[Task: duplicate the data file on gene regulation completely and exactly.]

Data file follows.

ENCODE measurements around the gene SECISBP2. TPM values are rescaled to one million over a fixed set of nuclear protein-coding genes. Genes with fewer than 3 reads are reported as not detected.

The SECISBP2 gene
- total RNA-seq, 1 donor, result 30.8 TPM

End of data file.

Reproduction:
ENCODE measurements around the gene SECISBP2. TPM values are rescaled to one million over a fixed set of nuclear protein-coding genes. Genes with fewer than 3 reads are reported as not detected.

The SECISBP2 gene
- total RNA-seq, 1 donor, result 30.8 TPM